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Harrow RAF veteran awarded medal at Northwick Park Hospital

Northwick Park Hospital in Harrow recently paid tribute to an RAF veteran, along with numerous colleagues, who participated in covert nuclear weapons testing in the Pacific Ocean during the 1950s.

This veteran had miraculously survived two nuclear blasts, making their recognition even more significant.

At the age of 85, Thomas Walsh was finally presented with the Nuclear Test Medal (NTM) following a persistent advocacy effort by veterans and their families in collaboration with the Ministry of Defence.

This medal is given to both service members and civilians who were stationed at sites where UK atmospheric nuclear tests occurred between 1952 and 1957..

Thomas received his medal this week while staying at Northwick Park Hospital and was honoured by the hospital.

CEO Pippa Nightingale said: “It is an extraordinary part of history to have taken part in and even more extraordinary that Mr Walsh said he has never suffered any ill effects. We wish him all the best and a quick recovery.”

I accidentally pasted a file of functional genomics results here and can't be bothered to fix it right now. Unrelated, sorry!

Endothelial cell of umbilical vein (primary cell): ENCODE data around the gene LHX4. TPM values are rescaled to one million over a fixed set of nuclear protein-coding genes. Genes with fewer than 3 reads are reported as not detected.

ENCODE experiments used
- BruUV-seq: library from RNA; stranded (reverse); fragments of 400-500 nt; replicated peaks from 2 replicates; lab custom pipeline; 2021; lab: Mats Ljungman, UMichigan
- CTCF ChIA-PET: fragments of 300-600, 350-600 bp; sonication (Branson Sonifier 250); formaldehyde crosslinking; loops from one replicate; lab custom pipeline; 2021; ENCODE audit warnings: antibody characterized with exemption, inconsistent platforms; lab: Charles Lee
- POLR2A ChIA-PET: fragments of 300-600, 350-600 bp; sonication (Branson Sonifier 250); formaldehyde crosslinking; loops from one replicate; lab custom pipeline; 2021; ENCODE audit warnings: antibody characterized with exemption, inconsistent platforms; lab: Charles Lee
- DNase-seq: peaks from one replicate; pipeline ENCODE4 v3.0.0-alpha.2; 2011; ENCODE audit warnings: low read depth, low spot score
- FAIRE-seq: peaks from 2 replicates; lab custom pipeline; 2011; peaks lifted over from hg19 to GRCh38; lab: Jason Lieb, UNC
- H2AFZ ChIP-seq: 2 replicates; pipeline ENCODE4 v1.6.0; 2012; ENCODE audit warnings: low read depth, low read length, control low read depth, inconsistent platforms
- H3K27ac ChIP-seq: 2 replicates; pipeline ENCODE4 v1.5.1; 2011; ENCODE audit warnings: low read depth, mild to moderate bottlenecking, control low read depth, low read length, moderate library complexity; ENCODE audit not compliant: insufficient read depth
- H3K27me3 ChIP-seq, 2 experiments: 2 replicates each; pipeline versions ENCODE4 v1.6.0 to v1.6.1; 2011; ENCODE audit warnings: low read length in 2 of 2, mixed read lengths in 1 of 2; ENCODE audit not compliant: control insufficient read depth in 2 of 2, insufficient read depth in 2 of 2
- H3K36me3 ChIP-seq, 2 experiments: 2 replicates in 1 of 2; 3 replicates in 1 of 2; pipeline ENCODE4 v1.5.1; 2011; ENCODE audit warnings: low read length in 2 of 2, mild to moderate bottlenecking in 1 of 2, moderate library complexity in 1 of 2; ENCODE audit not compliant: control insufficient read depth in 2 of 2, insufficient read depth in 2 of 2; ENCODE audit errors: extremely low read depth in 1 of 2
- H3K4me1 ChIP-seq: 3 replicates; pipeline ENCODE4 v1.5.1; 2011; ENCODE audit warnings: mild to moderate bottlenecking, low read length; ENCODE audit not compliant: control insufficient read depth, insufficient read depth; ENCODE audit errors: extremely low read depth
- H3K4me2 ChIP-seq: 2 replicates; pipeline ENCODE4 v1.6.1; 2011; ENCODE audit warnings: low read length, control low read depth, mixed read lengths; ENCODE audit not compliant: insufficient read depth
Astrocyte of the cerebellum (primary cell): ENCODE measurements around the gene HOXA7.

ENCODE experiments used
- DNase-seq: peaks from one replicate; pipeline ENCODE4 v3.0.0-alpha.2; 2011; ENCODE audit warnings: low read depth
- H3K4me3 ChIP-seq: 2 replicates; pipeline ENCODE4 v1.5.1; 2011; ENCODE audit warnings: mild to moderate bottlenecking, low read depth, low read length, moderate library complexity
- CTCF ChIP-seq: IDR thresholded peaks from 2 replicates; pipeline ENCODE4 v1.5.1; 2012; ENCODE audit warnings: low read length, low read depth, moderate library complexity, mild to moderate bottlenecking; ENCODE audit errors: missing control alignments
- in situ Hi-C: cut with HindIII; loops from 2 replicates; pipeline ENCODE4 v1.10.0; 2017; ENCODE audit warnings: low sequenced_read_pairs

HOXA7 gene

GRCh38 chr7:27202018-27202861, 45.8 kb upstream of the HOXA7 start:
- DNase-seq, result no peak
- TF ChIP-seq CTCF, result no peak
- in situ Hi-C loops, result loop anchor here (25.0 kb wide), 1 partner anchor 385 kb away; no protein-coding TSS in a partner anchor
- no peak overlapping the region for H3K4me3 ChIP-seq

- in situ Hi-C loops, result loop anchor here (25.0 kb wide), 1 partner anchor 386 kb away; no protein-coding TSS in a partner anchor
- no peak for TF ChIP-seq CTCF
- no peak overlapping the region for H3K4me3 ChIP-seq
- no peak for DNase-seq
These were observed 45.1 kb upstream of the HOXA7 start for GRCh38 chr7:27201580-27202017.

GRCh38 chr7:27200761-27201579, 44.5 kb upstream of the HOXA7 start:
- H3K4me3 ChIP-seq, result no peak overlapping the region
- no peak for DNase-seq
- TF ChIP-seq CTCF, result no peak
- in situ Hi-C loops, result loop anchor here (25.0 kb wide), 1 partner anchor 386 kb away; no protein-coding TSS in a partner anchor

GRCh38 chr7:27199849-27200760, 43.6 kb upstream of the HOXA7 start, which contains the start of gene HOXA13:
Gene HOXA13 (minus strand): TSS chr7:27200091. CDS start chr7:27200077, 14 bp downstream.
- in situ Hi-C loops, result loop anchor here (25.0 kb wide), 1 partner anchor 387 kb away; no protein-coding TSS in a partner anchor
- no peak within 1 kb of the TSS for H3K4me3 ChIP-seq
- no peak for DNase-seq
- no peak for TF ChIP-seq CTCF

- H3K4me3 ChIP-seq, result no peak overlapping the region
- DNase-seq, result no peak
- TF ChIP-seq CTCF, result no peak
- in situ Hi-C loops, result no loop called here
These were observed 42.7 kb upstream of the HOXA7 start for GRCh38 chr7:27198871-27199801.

The then 18-year-old was doing his national service in the Royal Air Force when he was shipped out to remote Christmas Island.

Harrow RAF veteran awarded medal at Northwick Park Hospital Harrow Online
Thomas’s medal. Image: LNWUH

“None of us really understood the potential threat to our lives back then. You just did what you were told and trusted your superiors.

“We were told to go and stand in a grove of palm trees near the beach. We had no protective clothing and were told to cover our eyes with our hands to protect against the flash.”

An RAF dropped the first bomb which detonated in mid-air to minimise the danger of fallout.

Thomas said: “I heard a distant explosion and when I put my hands across my eyes I could momentarily see all the bones in my hands lit up like an x-ray followed by a strong hot wind.”

Operation Grapple was the UK’s first step towards becoming a nuclear power as the Cold War crept over Europe and involved the detonation of several atomic and hydrogen bombs in 1957 and 1958. Thomas and his friends took part in second test the following yet with a far more powerful bomb.

The veteran, who has lived in Harrow all his life, has never suffered any ill effects but said he shudders to think what might have happened.

“We’re all aware of the danger of nuclear radiation nowadays so I consider I had a lucky escape given I was just wearing shorts and flip flops at the time.”

Harrow RAF veteran awarded medal at Northwick Park Hospital Harrow Online

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